She stands in the smoky morning air, her copper lamp held elegantly aloft across the waters from Manhattan. Oh, say can you see America’s most instantly recognizable monument — and, perhaps more to the immediate point, for how much longer?
The Statue of Liberty has been in front of the world now for nearly 134 years, the rousingly famous sonnet engraved on the bronze plaque on her pedestal for almost the same length of time. Long may both continue. We have in recent weeks lost God knows how many statues, and I really wouldn’t want to see this one go the way of the recently toppled.
The future prospects for America’s grand symbol aren’t simply an academic question for me — although when I say symbol here I’m thinking as much of the words as the statue. I would naturally be sorry to see the Mother of Exiles ever depart the scene. But if the poetry that gave her that name also gets dumped into the harbor, it would be like I had lost a member of my own family.
‘Give me your tired, your poor,
Your huddled masses yearning to breathe free,
The wretched refuse of your teeming shore.’
So stirring are the 14 lines of the ever-so-slightly mysterious Emma Lazarus’s poem that it’s sometimes forgotten the statue with which they are associated originally celebrated the end of slavery, rather than being a global lamp flickering for all comers by the golden American door.
According to Yasmin Sabina Khan, author of Enlightening the World: The Creation of the Statue of Liberty, the neoclassical work’s French creator, Édouard de Laboulaye, was searching for an idealistic representation of what the new republic could yet promise for its freshly emancipated citizens.
Almost 120 years ago, in 1903, Lazarus’s ‘The New Colossus’ pasted a much broader meaning over the original one: newly bestowed liberty for all, to be sure, but also the idea-implicit that we’re all somehow bound up in this thing together, at least if we know where to look.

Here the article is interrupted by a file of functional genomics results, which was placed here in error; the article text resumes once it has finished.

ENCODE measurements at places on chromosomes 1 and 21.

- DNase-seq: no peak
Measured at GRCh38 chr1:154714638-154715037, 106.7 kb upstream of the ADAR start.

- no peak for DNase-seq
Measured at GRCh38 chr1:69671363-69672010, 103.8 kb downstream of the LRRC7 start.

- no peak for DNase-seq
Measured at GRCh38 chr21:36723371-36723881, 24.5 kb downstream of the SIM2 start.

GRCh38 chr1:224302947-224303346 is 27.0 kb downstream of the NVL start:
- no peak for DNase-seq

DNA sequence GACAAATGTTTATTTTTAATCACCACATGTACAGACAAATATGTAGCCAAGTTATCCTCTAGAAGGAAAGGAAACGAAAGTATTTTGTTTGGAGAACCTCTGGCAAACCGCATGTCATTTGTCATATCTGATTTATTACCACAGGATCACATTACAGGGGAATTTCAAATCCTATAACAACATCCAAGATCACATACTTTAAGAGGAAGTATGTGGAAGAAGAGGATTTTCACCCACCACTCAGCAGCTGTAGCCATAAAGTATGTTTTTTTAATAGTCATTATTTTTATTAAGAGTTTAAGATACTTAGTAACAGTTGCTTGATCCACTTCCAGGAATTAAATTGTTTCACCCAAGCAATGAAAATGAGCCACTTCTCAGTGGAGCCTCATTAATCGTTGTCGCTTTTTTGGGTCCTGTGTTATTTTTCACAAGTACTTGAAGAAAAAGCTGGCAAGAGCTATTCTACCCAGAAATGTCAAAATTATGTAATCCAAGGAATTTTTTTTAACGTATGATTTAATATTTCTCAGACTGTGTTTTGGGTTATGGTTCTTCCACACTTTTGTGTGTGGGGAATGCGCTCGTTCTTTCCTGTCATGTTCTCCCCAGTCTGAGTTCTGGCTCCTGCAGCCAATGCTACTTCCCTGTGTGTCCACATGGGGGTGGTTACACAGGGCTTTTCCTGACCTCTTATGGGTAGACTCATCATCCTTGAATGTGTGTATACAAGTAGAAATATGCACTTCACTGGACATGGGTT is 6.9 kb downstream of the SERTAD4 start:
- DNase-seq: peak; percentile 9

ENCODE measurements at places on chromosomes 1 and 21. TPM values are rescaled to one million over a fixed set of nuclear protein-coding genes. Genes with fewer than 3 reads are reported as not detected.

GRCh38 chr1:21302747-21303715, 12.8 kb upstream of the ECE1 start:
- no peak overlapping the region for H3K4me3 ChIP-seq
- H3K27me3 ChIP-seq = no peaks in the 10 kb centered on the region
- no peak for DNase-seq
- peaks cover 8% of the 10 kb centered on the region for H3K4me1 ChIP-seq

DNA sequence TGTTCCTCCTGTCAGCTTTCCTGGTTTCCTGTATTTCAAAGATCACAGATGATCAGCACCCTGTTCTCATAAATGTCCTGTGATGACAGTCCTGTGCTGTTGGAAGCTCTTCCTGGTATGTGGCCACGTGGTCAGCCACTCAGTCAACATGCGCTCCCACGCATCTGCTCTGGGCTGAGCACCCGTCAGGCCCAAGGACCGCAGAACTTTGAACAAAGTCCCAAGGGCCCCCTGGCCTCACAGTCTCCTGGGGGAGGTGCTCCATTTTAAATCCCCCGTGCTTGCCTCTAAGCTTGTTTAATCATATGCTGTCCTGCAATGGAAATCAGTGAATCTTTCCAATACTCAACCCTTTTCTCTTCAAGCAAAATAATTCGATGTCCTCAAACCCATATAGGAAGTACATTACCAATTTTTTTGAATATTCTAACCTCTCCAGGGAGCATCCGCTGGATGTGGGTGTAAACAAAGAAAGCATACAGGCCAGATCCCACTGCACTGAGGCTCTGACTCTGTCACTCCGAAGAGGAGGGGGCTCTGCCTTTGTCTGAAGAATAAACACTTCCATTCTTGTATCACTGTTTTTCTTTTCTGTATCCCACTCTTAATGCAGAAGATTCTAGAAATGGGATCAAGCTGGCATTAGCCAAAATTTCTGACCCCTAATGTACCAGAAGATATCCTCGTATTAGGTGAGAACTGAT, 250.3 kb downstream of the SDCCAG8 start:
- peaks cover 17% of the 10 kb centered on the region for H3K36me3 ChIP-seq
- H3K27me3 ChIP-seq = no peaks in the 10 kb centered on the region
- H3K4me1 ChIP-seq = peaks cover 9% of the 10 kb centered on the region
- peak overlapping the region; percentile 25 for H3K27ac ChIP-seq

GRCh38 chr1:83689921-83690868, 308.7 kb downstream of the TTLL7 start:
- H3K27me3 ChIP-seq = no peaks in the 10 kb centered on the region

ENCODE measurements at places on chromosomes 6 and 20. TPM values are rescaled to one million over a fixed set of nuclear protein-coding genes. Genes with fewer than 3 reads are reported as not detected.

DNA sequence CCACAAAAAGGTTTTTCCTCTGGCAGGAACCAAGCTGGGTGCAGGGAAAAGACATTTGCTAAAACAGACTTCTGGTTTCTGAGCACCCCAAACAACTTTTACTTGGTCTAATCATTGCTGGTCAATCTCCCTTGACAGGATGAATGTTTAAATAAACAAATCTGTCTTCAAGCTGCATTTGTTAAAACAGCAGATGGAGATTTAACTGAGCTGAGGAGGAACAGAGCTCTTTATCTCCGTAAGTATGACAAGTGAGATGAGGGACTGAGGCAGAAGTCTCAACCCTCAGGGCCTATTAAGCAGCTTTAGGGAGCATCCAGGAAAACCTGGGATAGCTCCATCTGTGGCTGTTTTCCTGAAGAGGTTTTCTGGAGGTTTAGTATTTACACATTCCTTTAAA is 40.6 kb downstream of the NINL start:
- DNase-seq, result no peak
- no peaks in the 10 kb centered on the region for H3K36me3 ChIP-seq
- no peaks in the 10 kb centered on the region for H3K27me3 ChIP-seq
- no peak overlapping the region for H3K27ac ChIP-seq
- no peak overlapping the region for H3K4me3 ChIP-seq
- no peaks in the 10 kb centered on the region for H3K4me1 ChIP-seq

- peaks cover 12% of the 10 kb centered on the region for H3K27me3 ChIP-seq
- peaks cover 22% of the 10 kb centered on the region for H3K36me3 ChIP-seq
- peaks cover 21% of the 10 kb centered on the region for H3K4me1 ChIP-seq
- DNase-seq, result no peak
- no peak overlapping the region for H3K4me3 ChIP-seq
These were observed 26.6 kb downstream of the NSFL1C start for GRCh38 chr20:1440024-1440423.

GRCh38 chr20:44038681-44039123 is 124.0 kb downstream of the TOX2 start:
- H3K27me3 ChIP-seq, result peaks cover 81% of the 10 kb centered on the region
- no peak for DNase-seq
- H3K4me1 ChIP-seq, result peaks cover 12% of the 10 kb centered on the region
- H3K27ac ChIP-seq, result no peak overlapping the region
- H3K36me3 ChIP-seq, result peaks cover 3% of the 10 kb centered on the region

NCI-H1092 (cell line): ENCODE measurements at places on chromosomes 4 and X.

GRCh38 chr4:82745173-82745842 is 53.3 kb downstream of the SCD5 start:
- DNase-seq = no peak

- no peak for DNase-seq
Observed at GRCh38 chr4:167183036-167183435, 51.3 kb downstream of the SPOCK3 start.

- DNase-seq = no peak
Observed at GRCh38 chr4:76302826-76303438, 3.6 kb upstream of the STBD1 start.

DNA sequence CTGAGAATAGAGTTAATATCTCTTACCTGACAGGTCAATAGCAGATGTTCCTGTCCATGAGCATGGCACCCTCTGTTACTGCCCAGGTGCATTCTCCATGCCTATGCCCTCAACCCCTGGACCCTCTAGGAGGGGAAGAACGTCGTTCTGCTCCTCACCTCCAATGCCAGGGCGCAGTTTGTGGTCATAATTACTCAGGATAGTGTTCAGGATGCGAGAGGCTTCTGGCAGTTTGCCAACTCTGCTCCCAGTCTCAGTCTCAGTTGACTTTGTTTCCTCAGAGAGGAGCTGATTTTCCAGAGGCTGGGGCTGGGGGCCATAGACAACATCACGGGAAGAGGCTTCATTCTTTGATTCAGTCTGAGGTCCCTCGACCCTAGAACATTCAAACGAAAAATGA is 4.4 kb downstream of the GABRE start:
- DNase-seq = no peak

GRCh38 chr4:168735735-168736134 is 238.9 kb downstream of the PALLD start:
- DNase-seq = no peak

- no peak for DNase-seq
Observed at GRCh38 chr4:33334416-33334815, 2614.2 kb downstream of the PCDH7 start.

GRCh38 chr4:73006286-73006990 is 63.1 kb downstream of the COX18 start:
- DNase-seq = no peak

Lazarus’s verse was a shoo-in for the pedestal having already scooped an earlier fundraising poetry competition for the planned statue. The author herself had died 16 years earlier, probably from cancer, at the still-tender age of 38, so she never actually saw her work’s final resting place; today, on any normal year, 4.5 million tourists each year make that pilgrimage in her stead.
What would she have made of all this subsequent love and attention? For a long time it was hard to say, because it was hard to say much about Lazarus, period. Aside from a flurry of rather lightly detailed writings in 1949 marking the centenary of her birth, not a great deal has been published over the subsequent 70 or so years, either.
Quite a bit of what we have known (the stuff about the chronically ‘withdrawn’ spinster who lived as ‘a true woman, too distinctly feminine to wish to be exceptional or to stand alone and apart, even by virtue of superiority’) has never felt terribly specific.
As the Princeton scholar Ester Schor suggests in one of a relatively few of the in-depth studies, which was published in 2006, Lazarus comes more into sync when thought about in terms of what she emphatically wasn’t. She wasn’t a woman who was into scandalous affairs. She never got arrested at protest marches. She never punched anyone out. As one of Manhattan’s decidedly un-huddled masses, she never had any experience of going without.